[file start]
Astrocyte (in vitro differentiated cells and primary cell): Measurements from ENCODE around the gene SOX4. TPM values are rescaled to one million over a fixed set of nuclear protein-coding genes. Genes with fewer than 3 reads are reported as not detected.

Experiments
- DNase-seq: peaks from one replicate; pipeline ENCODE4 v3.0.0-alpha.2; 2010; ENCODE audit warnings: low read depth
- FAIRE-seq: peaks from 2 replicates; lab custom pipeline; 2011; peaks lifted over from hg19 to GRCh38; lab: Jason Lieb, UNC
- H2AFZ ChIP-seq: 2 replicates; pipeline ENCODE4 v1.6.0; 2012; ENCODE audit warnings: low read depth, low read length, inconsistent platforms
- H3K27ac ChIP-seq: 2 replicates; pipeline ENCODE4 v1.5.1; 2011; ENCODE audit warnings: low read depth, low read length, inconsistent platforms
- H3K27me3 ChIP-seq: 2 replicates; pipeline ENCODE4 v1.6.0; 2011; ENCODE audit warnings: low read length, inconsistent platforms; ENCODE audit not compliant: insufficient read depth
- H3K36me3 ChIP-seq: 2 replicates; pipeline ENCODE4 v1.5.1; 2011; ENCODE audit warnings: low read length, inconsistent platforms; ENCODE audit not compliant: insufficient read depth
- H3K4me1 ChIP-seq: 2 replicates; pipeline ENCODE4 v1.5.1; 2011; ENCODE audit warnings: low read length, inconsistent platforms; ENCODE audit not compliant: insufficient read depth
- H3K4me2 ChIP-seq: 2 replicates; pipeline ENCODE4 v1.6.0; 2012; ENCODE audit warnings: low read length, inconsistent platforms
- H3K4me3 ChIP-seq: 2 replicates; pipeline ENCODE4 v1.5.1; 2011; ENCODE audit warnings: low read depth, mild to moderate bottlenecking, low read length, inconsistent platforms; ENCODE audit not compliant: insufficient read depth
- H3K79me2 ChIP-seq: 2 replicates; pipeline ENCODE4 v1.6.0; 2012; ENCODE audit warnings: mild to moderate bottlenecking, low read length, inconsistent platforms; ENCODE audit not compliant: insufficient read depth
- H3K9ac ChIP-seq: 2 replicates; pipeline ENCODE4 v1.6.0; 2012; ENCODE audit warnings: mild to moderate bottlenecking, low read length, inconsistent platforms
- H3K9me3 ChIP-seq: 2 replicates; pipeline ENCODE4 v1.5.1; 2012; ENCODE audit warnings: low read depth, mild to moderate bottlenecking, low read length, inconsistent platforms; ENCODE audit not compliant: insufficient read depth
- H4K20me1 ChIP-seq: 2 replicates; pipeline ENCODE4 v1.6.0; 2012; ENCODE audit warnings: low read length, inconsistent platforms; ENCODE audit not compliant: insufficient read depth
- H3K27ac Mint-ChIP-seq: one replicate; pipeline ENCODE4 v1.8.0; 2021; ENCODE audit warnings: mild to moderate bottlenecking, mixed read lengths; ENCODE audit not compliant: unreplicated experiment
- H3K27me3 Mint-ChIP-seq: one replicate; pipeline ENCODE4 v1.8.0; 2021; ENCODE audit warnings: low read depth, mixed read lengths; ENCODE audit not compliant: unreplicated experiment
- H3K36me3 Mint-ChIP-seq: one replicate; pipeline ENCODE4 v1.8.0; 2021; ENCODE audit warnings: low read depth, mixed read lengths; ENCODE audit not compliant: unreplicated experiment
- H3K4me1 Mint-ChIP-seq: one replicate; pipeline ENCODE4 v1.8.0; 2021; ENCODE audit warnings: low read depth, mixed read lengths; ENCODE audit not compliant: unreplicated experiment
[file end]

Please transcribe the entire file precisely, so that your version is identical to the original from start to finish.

Astrocyte (in vitro differentiated cells and primary cell): Measurements from ENCODE around the gene SOX4. TPM values are rescaled to one million over a fixed set of nuclear protein-coding genes. Genes with fewer than 3 reads are reported as not detected.

Experiments
- DNase-seq: peaks from one replicate; pipeline ENCODE4 v3.0.0-alpha.2; 2010; ENCODE audit warnings: low read depth
- FAIRE-seq: peaks from 2 replicates; lab custom pipeline; 2011; peaks lifted over from hg19 to GRCh38; lab: Jason Lieb, UNC
- H2AFZ ChIP-seq: 2 replicates; pipeline ENCODE4 v1.6.0; 2012; ENCODE audit warnings: low read depth, low read length, inconsistent platforms
- H3K27ac ChIP-seq: 2 replicates; pipeline ENCODE4 v1.5.1; 2011; ENCODE audit warnings: low read depth, low read length, inconsistent platforms
- H3K27me3 ChIP-seq: 2 replicates; pipeline ENCODE4 v1.6.0; 2011; ENCODE audit warnings: low read length, inconsistent platforms; ENCODE audit not compliant: insufficient read depth
- H3K36me3 ChIP-seq: 2 replicates; pipeline ENCODE4 v1.5.1; 2011; ENCODE audit warnings: low read length, inconsistent platforms; ENCODE audit not compliant: insufficient read depth
- H3K4me1 ChIP-seq: 2 replicates; pipeline ENCODE4 v1.5.1; 2011; ENCODE audit warnings: low read length, inconsistent platforms; ENCODE audit not compliant: insufficient read depth
- H3K4me2 ChIP-seq: 2 replicates; pipeline ENCODE4 v1.6.0; 2012; ENCODE audit warnings: low read length, inconsistent platforms
- H3K4me3 ChIP-seq: 2 replicates; pipeline ENCODE4 v1.5.1; 2011; ENCODE audit warnings: low read depth, mild to moderate bottlenecking, low read length, inconsistent platforms; ENCODE audit not compliant: insufficient read depth
- H3K79me2 ChIP-seq: 2 replicates; pipeline ENCODE4 v1.6.0; 2012; ENCODE audit warnings: mild to moderate bottlenecking, low read length, inconsistent platforms; ENCODE audit not compliant: insufficient read depth
- H3K9ac ChIP-seq: 2 replicates; pipeline ENCODE4 v1.6.0; 2012; ENCODE audit warnings: mild to moderate bottlenecking, low read length, inconsistent platforms
- H3K9me3 ChIP-seq: 2 replicates; pipeline ENCODE4 v1.5.1; 2012; ENCODE audit warnings: low read depth, mild to moderate bottlenecking, low read length, inconsistent platforms; ENCODE audit not compliant: insufficient read depth
- H4K20me1 ChIP-seq: 2 replicates; pipeline ENCODE4 v1.6.0; 2012; ENCODE audit warnings: low read length, inconsistent platforms; ENCODE audit not compliant: insufficient read depth
- H3K27ac Mint-ChIP-seq: one replicate; pipeline ENCODE4 v1.8.0; 2021; ENCODE audit warnings: mild to moderate bottlenecking, mixed read lengths; ENCODE audit not compliant: unreplicated experiment
- H3K27me3 Mint-ChIP-seq: one replicate; pipeline ENCODE4 v1.8.0; 2021; ENCODE audit warnings: low read depth, mixed read lengths; ENCODE audit not compliant: unreplicated experiment
- H3K36me3 Mint-ChIP-seq: one replicate; pipeline ENCODE4 v1.8.0; 2021; ENCODE audit warnings: low read depth, mixed read lengths; ENCODE audit not compliant: unreplicated experiment
- H3K4me1 Mint-ChIP-seq: one replicate; pipeline ENCODE4 v1.8.0; 2021; ENCODE audit warnings: low read depth, mixed read lengths; ENCODE audit not compliant: unreplicated experiment